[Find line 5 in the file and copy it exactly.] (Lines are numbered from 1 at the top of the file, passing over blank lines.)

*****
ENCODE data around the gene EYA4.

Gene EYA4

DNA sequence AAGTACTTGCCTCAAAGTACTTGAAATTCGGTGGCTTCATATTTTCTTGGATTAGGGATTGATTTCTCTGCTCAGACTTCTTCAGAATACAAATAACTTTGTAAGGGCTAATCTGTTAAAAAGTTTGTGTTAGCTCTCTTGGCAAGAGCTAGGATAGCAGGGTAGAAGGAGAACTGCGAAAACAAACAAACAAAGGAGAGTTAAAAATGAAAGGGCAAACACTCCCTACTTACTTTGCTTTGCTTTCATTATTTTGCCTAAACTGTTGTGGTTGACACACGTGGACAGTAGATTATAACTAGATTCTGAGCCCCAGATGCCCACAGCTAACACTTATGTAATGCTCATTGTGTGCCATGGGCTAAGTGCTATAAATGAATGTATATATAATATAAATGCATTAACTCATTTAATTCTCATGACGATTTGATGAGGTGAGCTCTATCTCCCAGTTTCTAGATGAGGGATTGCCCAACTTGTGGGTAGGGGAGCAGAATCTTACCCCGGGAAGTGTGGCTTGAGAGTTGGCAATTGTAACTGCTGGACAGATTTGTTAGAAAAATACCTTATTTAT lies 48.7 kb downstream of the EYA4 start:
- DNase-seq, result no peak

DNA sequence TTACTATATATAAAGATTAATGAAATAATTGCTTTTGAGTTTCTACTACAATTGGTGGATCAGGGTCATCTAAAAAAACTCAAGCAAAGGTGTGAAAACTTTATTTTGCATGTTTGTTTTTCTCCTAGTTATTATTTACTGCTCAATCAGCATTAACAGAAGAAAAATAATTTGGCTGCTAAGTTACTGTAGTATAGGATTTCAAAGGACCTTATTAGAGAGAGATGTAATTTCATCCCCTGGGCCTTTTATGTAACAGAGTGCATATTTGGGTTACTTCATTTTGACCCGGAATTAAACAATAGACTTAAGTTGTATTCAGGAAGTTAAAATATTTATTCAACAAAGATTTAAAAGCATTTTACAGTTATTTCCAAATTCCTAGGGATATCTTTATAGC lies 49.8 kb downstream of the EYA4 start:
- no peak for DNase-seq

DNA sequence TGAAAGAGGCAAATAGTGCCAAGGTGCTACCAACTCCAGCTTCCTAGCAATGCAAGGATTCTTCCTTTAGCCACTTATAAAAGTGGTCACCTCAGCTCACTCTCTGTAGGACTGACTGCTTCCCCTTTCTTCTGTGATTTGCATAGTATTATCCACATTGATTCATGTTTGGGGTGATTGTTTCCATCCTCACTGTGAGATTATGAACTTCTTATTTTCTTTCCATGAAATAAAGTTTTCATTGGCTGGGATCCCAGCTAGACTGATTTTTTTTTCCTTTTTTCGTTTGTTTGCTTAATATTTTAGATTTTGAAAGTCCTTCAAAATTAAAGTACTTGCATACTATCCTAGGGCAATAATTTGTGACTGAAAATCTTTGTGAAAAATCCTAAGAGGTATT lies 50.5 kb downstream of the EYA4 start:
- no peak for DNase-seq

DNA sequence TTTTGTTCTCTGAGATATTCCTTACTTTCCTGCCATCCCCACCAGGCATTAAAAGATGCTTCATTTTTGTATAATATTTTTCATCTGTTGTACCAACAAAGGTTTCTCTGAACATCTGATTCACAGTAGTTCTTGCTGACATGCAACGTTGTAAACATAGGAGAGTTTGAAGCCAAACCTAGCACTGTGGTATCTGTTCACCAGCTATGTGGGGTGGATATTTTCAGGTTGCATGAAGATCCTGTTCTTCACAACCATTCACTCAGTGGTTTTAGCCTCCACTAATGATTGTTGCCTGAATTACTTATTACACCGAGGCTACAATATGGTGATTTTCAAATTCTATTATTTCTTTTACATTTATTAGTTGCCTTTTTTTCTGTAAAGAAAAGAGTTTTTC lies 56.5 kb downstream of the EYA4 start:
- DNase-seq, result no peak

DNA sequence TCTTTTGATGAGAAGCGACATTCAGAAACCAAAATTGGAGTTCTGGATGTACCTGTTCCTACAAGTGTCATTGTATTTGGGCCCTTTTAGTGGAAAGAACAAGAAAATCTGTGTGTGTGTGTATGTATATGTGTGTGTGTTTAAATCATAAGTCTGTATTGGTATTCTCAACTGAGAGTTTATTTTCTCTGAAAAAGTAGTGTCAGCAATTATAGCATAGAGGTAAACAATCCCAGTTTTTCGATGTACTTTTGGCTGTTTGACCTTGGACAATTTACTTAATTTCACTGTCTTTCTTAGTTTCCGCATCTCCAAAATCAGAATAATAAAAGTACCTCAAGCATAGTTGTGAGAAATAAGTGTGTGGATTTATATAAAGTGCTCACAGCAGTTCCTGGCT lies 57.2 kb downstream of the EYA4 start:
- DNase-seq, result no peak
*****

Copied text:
DNA sequence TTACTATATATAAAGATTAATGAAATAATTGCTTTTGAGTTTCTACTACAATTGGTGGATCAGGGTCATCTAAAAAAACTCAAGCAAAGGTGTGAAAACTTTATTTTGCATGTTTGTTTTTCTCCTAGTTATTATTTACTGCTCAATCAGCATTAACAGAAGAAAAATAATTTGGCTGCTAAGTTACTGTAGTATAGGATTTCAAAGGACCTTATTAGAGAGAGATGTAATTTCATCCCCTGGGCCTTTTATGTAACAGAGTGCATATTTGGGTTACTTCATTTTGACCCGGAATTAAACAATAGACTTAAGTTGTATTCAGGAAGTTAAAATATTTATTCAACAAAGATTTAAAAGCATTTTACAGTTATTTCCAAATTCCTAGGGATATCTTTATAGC lies 49.8 kb downstream of the EYA4 start: